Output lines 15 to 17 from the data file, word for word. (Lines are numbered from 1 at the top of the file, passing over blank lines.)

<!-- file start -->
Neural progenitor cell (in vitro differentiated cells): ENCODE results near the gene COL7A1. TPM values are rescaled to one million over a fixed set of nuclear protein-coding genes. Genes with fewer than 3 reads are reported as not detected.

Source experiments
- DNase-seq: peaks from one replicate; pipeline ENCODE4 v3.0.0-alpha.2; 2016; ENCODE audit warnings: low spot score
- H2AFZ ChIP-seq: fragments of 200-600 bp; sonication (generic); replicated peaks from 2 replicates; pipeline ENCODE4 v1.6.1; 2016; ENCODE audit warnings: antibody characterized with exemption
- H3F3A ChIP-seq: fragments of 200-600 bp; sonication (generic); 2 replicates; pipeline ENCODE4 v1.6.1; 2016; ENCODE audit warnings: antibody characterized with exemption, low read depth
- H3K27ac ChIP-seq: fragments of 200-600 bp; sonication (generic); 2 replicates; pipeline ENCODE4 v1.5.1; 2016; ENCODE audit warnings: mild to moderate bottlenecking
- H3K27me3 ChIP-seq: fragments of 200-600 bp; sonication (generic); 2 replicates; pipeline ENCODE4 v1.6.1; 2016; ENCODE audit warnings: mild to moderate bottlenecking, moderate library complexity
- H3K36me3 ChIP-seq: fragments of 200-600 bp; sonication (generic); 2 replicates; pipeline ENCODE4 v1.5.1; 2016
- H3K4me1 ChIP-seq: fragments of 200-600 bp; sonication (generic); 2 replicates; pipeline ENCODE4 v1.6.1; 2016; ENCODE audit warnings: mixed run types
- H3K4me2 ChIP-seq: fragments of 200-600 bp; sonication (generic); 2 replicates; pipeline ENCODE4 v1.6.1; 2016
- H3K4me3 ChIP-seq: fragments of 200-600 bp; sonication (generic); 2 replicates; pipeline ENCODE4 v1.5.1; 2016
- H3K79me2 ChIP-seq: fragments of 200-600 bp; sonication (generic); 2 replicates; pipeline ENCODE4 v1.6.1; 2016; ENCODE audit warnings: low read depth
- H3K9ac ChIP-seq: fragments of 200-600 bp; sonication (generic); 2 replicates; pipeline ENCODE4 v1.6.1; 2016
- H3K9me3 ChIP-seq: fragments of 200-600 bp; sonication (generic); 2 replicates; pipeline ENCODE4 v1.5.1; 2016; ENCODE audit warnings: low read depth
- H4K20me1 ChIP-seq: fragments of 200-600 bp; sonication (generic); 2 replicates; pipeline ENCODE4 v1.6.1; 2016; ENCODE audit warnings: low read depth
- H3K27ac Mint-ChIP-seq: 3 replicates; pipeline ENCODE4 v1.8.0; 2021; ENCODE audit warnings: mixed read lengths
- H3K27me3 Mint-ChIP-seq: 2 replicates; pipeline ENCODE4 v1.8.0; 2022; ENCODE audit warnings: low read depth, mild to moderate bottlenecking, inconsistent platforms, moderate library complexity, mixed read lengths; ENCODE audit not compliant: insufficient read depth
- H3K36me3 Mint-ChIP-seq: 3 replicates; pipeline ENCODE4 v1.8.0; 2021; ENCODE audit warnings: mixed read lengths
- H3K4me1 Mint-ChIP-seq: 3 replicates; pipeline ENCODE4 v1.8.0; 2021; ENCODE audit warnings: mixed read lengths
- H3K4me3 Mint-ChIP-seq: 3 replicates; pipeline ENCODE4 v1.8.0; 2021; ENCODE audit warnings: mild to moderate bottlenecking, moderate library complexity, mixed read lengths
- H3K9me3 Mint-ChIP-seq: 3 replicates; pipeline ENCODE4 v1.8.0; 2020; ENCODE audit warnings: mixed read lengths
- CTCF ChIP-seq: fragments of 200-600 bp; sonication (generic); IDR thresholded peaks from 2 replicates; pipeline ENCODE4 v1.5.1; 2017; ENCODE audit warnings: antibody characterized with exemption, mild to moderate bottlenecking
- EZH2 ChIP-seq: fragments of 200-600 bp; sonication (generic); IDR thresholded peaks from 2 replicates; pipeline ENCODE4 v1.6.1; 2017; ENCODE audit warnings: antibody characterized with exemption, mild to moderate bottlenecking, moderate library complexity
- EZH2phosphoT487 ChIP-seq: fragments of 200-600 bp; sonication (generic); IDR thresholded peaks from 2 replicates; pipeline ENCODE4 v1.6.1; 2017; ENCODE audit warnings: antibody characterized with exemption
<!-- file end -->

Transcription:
- H4K20me1 ChIP-seq: fragments of 200-600 bp; sonication (generic); 2 replicates; pipeline ENCODE4 v1.6.1; 2016; ENCODE audit warnings: low read depth
- H3K27ac Mint-ChIP-seq: 3 replicates; pipeline ENCODE4 v1.8.0; 2021; ENCODE audit warnings: mixed read lengths
- H3K27me3 Mint-ChIP-seq: 2 replicates; pipeline ENCODE4 v1.8.0; 2022; ENCODE audit warnings: low read depth, mild to moderate bottlenecking, inconsistent platforms, moderate library complexity, mixed read lengths; ENCODE audit not compliant: insufficient read depth